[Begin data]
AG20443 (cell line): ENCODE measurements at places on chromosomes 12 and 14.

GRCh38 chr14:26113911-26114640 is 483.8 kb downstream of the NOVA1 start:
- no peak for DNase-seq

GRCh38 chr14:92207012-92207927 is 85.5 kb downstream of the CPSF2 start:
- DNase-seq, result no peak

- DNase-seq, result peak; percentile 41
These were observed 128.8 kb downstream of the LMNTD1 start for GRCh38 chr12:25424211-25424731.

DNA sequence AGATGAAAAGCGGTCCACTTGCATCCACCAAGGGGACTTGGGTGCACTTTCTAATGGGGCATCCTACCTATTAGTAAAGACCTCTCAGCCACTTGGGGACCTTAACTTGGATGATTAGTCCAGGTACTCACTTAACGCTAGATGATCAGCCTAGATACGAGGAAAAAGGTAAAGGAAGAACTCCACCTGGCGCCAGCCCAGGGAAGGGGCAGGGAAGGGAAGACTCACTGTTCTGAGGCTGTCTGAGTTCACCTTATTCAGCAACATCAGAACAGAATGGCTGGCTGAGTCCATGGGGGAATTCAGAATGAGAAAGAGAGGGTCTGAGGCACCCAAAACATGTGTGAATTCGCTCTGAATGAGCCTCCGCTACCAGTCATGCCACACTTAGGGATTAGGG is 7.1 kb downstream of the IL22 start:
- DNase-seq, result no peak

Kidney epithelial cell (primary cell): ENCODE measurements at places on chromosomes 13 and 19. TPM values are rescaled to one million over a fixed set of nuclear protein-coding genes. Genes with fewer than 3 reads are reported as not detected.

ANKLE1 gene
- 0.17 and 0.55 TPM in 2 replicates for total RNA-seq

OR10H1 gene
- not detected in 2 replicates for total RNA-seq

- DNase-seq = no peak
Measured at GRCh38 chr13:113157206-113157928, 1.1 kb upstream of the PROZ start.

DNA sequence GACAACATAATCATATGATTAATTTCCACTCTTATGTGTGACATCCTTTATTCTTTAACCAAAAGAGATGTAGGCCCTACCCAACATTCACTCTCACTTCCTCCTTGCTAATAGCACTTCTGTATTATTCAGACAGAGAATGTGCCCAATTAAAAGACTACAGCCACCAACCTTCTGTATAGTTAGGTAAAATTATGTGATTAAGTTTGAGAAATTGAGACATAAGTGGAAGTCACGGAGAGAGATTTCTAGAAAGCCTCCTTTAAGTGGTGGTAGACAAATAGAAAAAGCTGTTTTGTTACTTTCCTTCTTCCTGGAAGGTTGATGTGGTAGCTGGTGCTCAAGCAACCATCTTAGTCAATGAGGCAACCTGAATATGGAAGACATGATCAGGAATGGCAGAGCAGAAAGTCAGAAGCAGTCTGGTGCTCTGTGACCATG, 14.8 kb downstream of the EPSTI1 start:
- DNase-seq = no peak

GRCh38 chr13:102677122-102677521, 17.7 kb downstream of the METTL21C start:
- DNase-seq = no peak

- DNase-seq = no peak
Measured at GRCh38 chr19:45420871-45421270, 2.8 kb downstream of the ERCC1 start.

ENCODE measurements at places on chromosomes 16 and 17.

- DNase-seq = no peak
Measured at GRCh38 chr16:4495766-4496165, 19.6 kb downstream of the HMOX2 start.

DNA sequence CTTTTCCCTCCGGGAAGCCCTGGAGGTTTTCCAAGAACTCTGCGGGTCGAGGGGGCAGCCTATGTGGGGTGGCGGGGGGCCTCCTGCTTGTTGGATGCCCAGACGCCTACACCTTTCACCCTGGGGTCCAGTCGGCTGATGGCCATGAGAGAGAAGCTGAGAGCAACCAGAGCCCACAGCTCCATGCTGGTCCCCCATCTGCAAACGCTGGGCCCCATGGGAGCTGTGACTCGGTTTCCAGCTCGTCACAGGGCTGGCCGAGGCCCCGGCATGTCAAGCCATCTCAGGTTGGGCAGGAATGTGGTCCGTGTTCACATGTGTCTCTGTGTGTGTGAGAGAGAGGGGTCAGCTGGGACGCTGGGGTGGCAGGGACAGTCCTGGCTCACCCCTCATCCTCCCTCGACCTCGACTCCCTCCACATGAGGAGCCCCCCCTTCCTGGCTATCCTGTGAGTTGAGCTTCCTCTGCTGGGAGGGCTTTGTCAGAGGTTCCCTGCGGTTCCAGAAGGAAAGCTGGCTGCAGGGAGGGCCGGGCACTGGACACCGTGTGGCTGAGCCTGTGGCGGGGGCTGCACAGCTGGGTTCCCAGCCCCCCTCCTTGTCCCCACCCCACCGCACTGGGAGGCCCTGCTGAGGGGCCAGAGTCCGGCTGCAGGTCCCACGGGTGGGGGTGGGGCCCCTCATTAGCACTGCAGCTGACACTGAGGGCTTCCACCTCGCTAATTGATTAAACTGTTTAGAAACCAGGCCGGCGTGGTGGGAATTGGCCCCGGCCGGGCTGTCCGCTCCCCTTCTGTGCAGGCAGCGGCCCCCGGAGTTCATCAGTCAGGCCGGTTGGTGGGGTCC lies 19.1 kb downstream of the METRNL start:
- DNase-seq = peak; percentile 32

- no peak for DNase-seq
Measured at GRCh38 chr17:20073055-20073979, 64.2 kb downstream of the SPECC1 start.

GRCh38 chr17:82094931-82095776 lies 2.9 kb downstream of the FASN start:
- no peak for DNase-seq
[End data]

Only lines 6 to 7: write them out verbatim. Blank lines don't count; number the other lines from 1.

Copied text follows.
- DNase-seq, result peak; percentile 41
These were observed 128.8 kb downstream of the LMNTD1 start for GRCh38 chr12:25424211-25424731.